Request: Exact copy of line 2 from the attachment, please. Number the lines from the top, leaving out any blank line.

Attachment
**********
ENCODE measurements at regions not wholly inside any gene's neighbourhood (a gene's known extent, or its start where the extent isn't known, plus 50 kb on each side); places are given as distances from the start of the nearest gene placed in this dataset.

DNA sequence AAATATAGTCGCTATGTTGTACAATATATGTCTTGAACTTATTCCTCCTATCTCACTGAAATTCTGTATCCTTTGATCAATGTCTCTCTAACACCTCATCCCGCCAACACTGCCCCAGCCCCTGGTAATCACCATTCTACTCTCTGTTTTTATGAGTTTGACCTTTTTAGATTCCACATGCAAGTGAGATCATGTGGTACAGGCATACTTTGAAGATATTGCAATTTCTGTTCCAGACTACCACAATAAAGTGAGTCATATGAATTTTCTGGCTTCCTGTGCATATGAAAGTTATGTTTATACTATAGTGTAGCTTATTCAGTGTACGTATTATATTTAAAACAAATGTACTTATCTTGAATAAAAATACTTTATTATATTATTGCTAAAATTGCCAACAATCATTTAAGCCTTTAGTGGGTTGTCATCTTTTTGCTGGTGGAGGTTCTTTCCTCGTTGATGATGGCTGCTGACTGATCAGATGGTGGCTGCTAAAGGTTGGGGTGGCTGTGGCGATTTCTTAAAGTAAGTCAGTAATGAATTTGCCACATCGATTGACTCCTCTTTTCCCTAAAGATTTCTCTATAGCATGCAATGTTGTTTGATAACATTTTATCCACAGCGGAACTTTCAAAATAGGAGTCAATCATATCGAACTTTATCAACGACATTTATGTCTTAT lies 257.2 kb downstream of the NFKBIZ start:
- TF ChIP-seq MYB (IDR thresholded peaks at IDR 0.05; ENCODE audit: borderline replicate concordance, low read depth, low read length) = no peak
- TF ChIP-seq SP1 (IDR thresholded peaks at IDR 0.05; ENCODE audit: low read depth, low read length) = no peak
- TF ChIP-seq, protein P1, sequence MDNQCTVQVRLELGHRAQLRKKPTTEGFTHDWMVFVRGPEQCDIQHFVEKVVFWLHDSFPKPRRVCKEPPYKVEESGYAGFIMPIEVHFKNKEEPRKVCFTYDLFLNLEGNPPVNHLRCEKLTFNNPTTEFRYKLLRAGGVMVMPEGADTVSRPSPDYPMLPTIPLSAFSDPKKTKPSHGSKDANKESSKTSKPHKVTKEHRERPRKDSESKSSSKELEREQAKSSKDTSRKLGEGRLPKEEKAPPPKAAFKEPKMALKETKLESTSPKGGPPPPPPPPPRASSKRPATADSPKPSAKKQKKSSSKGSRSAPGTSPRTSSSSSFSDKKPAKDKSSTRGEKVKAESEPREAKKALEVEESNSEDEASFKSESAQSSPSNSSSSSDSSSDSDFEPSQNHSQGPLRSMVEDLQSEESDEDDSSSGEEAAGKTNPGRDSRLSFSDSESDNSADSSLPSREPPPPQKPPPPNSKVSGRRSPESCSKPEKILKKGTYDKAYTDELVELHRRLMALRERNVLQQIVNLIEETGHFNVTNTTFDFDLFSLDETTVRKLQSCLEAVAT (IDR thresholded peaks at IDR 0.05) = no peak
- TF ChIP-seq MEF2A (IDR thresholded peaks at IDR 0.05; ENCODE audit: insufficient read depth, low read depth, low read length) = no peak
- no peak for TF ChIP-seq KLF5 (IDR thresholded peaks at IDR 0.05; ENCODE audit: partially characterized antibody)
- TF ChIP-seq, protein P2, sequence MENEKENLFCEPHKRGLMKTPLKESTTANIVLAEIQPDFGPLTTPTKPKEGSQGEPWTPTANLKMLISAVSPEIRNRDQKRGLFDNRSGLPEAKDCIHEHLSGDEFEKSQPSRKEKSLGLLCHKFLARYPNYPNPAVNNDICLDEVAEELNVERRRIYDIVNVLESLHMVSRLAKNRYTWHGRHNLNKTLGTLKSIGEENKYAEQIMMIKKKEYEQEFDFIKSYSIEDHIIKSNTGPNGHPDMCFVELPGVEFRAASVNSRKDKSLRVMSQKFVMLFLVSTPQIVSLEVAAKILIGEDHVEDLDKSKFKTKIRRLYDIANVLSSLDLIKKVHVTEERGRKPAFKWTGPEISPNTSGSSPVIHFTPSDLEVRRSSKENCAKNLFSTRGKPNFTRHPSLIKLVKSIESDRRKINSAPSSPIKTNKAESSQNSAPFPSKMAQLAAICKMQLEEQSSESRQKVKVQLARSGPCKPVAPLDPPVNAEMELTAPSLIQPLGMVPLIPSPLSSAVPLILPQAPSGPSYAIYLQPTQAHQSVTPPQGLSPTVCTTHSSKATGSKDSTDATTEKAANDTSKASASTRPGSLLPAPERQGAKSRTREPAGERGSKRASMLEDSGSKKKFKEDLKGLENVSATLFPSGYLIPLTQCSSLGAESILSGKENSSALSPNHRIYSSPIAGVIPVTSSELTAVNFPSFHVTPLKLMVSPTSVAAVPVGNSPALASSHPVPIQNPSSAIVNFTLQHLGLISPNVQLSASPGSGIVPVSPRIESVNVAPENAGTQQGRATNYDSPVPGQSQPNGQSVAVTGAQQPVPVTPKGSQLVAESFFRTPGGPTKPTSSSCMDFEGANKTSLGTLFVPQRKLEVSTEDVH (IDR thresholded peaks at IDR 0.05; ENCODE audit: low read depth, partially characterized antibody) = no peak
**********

DNA sequence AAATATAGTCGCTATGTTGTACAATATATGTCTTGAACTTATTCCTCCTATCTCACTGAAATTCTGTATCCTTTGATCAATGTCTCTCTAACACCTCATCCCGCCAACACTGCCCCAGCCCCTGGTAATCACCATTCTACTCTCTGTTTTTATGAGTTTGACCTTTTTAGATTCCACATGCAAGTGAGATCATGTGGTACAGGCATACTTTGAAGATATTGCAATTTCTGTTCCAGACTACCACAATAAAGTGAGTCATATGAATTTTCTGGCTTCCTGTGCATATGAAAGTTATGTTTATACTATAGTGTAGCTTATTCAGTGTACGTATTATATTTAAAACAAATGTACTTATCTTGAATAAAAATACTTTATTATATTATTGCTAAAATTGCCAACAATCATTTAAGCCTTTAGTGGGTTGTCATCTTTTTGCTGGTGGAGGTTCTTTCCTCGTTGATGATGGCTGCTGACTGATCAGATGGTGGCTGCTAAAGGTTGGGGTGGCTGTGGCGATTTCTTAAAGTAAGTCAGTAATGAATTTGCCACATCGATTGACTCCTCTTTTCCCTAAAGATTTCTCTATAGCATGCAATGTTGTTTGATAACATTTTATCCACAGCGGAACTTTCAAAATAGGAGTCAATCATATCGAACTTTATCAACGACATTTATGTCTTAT lies 257.2 kb downstream of the NFKBIZ start: